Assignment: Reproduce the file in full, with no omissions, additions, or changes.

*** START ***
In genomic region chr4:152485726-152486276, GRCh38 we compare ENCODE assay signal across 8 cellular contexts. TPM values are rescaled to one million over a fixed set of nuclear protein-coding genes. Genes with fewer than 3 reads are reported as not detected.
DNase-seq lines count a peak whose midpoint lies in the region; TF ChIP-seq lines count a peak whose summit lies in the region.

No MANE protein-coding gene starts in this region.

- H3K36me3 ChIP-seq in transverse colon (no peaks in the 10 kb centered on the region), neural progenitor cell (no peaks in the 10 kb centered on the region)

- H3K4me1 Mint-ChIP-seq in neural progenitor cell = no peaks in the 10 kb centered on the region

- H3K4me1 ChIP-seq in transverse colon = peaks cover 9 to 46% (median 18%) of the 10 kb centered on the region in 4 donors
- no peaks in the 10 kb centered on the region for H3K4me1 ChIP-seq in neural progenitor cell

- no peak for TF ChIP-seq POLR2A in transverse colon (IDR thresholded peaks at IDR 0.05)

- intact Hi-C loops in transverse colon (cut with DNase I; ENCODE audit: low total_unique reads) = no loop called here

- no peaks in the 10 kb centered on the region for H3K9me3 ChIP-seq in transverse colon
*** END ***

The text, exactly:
In genomic region chr4:152485726-152486276, GRCh38 we compare ENCODE assay signal across 8 cellular contexts. TPM values are rescaled to one million over a fixed set of nuclear protein-coding genes. Genes with fewer than 3 reads are reported as not detected.
DNase-seq lines count a peak whose midpoint lies in the region; TF ChIP-seq lines count a peak whose summit lies in the region.

No MANE protein-coding gene starts in this region.

- H3K36me3 ChIP-seq in transverse colon (no peaks in the 10 kb centered on the region), neural progenitor cell (no peaks in the 10 kb centered on the region)

- H3K4me1 Mint-ChIP-seq in neural progenitor cell = no peaks in the 10 kb centered on the region

- H3K4me1 ChIP-seq in transverse colon = peaks cover 9 to 46% (median 18%) of the 10 kb centered on the region in 4 donors
- no peaks in the 10 kb centered on the region for H3K4me1 ChIP-seq in neural progenitor cell

- no peak for TF ChIP-seq POLR2A in transverse colon (IDR thresholded peaks at IDR 0.05)

- intact Hi-C loops in transverse colon (cut with DNase I; ENCODE audit: low total_unique reads) = no loop called here

- no peaks in the 10 kb centered on the region for H3K9me3 ChIP-seq in transverse colon